In the appeal of Jane Conte Professional Corporation v Josephine Smith, 2014 ONSC 6009, the Divisional Court sided with a client who argued that s. 23 barred her former lawyer from suing for legal fees in Small Claims Court. Writing for the Court, Justice Nordheimer held that by entering into a written agreement containing a special provision allowing the lawyer to recover fees accrued based on hourly rates if the client decided to change lawyers, the lawyer was bound by the Solicitors Act prohibition on recovering by way of a court action. At paragraph 20, His Honour wrote:

In my view, once a lawyer chooses to enter into a written agreement with his or her client “respecting the amount and manner of payment for the whole or a part of any past or future services in respect of business done or to be done by the solicitor” then the lawyer is bound by the procedures set out in ss. 20 to 32 of the Solicitors Act. In particular, if the lawyer wishes to enforce the agreement then he or she must, as set out in s. 23, bring an application for that purpose in the court “in which the business or any part of it was done or a judge thereof, or, if the business was not done in any court, by the Superior Court of Justice”. I repeat that s. 23 expressly excludes the Small Claims Court from this authority.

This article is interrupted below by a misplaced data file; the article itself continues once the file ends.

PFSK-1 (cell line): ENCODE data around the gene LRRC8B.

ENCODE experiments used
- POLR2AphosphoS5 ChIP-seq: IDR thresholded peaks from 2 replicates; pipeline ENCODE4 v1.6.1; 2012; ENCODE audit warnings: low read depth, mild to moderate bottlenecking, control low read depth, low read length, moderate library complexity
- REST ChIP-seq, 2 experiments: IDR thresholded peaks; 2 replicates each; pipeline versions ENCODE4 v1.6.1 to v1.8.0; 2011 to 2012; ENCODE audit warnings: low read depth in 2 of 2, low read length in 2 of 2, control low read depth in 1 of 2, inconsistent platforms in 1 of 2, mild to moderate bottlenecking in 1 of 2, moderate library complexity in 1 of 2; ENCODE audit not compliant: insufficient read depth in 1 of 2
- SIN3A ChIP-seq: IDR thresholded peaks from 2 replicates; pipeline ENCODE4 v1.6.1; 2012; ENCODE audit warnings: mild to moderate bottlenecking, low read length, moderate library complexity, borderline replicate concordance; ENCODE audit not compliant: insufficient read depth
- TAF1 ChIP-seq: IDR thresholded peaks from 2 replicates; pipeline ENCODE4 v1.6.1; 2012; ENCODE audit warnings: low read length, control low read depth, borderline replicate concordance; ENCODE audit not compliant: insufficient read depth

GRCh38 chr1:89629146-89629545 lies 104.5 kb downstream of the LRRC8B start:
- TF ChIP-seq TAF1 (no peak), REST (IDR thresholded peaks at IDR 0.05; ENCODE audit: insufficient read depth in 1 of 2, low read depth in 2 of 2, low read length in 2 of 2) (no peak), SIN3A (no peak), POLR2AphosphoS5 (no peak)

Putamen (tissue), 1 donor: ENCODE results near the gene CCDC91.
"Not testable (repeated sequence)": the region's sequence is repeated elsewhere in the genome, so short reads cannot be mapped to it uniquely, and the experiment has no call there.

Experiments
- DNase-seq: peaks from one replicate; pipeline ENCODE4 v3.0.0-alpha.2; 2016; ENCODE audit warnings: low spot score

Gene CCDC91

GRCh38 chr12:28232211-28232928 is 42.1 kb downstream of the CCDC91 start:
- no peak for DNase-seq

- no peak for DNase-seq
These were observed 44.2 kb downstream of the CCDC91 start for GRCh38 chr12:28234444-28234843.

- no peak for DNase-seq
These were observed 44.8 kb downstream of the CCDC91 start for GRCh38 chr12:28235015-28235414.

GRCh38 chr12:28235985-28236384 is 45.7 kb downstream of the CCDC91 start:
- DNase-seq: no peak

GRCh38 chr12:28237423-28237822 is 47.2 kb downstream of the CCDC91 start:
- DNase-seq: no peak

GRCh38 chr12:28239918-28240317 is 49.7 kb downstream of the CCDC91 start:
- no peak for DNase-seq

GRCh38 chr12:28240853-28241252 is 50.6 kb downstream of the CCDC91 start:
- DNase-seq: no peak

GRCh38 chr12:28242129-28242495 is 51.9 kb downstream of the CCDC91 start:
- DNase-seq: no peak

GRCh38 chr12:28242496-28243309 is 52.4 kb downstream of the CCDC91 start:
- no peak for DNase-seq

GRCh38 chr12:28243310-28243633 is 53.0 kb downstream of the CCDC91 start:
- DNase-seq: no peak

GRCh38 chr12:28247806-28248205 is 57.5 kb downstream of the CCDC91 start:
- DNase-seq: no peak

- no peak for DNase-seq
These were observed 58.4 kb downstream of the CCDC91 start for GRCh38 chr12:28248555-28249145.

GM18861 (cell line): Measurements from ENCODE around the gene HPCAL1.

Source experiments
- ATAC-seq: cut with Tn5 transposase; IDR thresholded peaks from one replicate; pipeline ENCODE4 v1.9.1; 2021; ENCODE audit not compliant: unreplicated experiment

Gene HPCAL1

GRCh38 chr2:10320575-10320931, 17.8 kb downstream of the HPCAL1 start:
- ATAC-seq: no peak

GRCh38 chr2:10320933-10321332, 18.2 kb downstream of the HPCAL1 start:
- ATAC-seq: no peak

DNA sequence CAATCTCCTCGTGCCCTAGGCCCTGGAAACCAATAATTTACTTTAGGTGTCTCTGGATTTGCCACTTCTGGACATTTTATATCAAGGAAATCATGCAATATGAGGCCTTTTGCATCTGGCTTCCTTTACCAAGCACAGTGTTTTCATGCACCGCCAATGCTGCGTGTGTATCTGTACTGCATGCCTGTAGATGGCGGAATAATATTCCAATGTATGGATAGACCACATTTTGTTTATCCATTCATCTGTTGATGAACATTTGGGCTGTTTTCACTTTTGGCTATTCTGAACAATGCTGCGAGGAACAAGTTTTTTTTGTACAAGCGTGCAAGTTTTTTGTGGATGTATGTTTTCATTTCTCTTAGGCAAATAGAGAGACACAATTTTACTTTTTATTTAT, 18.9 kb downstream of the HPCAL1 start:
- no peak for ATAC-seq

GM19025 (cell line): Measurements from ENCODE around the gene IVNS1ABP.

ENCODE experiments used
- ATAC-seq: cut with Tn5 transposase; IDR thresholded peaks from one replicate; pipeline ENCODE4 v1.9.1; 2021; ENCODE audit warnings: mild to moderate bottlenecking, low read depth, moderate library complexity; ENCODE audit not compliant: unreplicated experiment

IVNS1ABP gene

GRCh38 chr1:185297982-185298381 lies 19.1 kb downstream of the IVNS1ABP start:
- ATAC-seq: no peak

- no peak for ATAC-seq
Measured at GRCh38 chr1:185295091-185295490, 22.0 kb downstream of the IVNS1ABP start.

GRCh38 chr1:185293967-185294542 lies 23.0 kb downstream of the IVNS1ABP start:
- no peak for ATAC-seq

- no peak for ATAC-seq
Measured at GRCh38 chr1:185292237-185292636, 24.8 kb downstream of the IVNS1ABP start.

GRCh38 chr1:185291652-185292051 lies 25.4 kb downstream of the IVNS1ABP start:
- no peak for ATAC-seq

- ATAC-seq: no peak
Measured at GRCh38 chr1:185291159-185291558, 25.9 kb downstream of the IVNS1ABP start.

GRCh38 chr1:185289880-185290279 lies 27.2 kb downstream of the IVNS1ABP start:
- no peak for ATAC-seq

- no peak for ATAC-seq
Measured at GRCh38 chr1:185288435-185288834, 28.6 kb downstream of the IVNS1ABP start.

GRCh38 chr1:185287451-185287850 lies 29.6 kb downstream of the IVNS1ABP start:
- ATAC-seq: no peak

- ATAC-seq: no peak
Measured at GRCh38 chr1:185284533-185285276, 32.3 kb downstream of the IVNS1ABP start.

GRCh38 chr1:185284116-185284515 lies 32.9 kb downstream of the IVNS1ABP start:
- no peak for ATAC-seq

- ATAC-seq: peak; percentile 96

In the subsequent case Cozzi v Heerdegen, 2016 ONSC 3082, the plaintiff lawyer had a simple retainer agreement charging an hourly fee. When the lawyer brought an action to enforce the agreement and collect his fees in Small Claims Court, the Deputy Judge refused on the basis of Jane Conte and the apparent prohibition of Small Claims Court jurisdiction in s. 23.

The lawyer appealed to Divisional Court, where Justice Dambrot applied a very narrow interpretation of the “agreement in writing” contemplated by s. 16(1), deciding that it only meant “a fee agreement that is out of the ordinary, such as contingency fee arrangements.” Justice Dambrot found that his interpretation was consistent with Justice Nordheimer’s ruling in Jane Conte. In that both decisions were from the Divisional Court, the possibility remained that other lower-court judges could follow Justice Nordheimer’s broader reading and, therefore, downplay Justice Dambrot’s narrower interpretation.